Publicity stunt: ISIS’s $200m ransom demand

January 27, 2015

Ransom demands by jihadist groups for the release of Western hostages have been averaging about $8 million per hostage over the last couple years. The $200 million recently demanded by ISIS to spare the lives of two Japanese captives was 12 times higher than the going rate. The $200 million amount also coincides with the amount of money that Japanese prime minister Shinzo Abe had just offered in aid to Middle Eastern countries fighting ISIS, and ISIS has as much as said that their demand is tit-for-tat. Thirdly, this is the first public demand for ransom by ISIS representing a departure from their standard practice of demanding dollar figures through back channels.  Lastly, one of the hostages has probably already been killed, suggesting that ISIS never intended to offer enough time for Japan to negotiate further much less actually deliver the money.

For these reasons, it is far likelier that the $200 million ransom demand was more symbolic than serious, and that ISIS probably never expected to cash in on this demand. Why not?  Eugenio Lilli offers an explanation to The Telegraph:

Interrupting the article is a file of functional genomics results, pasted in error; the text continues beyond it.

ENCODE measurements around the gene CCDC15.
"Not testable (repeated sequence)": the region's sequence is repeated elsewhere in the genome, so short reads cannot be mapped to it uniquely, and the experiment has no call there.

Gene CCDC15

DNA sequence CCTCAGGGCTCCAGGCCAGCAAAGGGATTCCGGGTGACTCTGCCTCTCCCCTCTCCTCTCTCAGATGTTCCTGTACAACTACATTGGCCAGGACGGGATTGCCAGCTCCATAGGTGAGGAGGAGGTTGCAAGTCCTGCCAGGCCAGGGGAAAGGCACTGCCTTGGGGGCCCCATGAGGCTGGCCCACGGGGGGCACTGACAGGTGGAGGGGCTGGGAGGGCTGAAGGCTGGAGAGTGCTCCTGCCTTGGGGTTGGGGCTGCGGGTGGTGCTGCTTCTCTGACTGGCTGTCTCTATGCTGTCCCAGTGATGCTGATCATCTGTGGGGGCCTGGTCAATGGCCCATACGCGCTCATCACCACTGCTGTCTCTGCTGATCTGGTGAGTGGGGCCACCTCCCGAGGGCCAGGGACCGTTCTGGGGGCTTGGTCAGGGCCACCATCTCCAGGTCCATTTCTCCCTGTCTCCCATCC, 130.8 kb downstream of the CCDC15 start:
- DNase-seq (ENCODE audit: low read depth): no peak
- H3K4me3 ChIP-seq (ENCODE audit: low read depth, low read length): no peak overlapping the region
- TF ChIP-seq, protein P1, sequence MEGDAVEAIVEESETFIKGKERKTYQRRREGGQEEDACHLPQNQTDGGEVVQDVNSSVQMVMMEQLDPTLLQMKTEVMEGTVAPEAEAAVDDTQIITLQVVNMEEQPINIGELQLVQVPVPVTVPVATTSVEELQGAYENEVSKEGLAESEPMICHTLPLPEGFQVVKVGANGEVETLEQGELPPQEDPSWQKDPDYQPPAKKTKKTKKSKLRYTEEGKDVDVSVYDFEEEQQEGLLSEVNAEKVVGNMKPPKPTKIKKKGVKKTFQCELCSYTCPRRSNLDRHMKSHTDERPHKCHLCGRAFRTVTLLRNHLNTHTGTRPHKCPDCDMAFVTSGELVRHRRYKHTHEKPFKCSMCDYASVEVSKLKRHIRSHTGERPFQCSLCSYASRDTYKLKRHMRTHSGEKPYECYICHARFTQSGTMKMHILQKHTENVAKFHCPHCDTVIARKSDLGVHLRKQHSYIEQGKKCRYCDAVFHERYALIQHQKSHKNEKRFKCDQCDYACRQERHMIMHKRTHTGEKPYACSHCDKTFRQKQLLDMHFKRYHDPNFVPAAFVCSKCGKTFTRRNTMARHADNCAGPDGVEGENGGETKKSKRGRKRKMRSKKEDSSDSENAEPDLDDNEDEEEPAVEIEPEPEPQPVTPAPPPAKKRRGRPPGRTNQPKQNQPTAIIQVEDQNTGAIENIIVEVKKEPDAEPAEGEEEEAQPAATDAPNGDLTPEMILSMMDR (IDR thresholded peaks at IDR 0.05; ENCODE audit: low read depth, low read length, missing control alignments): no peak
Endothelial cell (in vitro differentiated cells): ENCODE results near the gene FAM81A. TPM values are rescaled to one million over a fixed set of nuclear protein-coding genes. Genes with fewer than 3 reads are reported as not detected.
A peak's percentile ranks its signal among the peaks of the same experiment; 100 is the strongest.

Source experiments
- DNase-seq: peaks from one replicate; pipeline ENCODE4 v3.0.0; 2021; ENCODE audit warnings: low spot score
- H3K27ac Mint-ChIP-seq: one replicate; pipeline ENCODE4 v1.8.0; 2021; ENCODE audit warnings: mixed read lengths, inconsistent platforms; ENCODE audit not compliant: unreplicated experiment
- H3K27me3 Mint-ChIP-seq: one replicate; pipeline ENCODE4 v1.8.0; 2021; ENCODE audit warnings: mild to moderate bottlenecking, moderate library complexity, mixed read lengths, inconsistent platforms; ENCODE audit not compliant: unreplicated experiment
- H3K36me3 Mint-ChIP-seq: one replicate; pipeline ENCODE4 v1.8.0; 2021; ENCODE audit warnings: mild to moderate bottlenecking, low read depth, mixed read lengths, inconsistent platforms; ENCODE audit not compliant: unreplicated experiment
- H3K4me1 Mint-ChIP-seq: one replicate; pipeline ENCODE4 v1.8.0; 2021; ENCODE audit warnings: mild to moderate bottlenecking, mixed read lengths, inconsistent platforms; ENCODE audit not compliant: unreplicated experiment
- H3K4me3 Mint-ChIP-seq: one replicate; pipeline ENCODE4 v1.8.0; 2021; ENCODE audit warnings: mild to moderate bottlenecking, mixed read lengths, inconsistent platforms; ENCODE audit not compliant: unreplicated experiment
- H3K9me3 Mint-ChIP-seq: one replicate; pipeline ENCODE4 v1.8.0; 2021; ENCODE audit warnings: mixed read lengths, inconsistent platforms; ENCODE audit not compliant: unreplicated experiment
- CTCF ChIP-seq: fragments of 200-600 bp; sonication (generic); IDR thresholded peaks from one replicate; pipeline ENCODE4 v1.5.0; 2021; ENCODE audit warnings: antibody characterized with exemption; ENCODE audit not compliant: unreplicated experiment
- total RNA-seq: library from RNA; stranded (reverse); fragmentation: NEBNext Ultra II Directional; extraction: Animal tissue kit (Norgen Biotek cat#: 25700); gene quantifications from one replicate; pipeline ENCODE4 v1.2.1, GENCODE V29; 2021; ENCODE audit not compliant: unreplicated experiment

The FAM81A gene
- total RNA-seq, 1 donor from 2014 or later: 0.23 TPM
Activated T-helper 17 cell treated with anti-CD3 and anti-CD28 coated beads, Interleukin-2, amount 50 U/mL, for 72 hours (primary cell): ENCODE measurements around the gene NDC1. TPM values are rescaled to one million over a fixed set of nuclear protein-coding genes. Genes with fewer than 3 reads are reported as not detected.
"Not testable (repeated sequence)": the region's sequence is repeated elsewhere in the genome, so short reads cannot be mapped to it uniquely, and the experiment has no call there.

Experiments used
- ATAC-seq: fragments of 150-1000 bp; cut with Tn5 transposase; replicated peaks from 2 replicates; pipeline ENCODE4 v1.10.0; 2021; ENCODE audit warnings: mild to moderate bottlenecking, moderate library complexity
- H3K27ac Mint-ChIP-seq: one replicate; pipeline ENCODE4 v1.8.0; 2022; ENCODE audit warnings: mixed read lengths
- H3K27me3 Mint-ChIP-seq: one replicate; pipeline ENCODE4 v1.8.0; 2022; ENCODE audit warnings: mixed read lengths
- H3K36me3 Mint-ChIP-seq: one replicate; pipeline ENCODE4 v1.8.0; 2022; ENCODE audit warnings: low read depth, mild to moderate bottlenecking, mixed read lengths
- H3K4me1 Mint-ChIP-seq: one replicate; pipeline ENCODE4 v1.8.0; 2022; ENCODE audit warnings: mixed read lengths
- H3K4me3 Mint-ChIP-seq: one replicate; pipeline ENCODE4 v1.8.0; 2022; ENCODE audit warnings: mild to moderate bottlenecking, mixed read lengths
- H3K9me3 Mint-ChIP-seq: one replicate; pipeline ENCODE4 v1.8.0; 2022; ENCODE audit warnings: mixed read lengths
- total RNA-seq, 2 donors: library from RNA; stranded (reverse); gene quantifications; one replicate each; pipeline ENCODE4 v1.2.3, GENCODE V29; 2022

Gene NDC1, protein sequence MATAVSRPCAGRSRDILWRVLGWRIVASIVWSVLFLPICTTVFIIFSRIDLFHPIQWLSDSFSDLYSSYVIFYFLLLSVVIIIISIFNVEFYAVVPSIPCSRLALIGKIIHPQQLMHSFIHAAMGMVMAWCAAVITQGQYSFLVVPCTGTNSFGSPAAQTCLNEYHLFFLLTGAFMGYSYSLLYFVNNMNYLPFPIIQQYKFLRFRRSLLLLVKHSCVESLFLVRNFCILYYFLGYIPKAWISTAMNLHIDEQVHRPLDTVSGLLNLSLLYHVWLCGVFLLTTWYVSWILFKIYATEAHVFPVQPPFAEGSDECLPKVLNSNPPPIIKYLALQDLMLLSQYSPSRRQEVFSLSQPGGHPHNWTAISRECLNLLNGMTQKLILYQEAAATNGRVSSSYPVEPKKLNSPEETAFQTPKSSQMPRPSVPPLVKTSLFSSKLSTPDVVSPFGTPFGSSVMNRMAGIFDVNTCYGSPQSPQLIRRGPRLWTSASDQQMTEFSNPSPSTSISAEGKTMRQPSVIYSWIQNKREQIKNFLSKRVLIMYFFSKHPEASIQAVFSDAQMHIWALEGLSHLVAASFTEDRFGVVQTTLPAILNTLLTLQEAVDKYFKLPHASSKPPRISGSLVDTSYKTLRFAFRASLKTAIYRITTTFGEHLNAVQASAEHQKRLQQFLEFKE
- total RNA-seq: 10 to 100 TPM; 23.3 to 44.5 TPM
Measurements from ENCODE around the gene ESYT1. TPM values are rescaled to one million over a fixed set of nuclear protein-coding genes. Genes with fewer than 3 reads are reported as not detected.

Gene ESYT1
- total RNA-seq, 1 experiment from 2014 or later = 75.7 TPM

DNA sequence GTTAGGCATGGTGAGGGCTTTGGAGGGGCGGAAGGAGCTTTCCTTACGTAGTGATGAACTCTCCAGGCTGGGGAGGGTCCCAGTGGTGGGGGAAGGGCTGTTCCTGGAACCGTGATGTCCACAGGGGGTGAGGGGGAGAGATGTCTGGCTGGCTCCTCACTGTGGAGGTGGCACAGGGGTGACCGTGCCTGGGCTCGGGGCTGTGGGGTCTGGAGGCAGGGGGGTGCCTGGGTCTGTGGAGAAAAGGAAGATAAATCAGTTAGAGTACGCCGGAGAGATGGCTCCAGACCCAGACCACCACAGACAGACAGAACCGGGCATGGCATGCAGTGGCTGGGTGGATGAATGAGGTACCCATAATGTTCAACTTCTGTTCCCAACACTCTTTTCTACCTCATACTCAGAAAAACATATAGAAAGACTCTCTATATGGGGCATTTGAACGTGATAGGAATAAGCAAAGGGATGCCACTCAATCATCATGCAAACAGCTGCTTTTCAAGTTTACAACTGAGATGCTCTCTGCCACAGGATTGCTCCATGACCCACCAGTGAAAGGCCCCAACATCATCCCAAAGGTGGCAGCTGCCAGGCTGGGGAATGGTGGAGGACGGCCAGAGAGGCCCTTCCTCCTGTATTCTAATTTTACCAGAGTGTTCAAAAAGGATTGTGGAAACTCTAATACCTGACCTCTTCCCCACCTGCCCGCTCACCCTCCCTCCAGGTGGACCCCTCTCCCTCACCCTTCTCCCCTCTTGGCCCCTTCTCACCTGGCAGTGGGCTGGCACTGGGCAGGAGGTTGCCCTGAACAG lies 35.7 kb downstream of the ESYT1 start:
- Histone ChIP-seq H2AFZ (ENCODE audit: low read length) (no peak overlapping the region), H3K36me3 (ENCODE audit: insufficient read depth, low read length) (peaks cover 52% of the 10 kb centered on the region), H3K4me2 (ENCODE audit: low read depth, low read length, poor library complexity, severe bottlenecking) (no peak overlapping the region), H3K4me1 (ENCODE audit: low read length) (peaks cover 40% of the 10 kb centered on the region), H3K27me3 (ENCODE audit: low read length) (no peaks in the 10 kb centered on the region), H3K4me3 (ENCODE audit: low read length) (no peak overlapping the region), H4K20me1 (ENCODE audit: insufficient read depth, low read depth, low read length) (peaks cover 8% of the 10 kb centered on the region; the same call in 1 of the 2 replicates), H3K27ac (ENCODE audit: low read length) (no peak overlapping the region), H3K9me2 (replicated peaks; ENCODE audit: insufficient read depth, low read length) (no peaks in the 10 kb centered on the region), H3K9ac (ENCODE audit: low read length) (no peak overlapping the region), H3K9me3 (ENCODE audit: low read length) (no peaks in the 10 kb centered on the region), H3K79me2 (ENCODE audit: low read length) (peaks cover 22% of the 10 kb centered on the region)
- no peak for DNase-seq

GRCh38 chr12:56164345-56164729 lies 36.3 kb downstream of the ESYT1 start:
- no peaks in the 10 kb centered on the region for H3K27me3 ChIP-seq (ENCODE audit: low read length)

…In the context of this struggle for influence, Isil’s new strategy of demanding a costly ransom could be partly explained as an escalation of the propaganda war after gunmen reportedly affiliated to al-Qaeda in the Arabian Peninsula (AQAP) killed 12 people in an attack against the satirical magazine Charlie Hebdo in Paris.

The Charlie Hebdo attack gave al-Qaeda huge international exposure. An explicit request for a ransom could be Isil’s attempt to make the news and regain some lost terrain…

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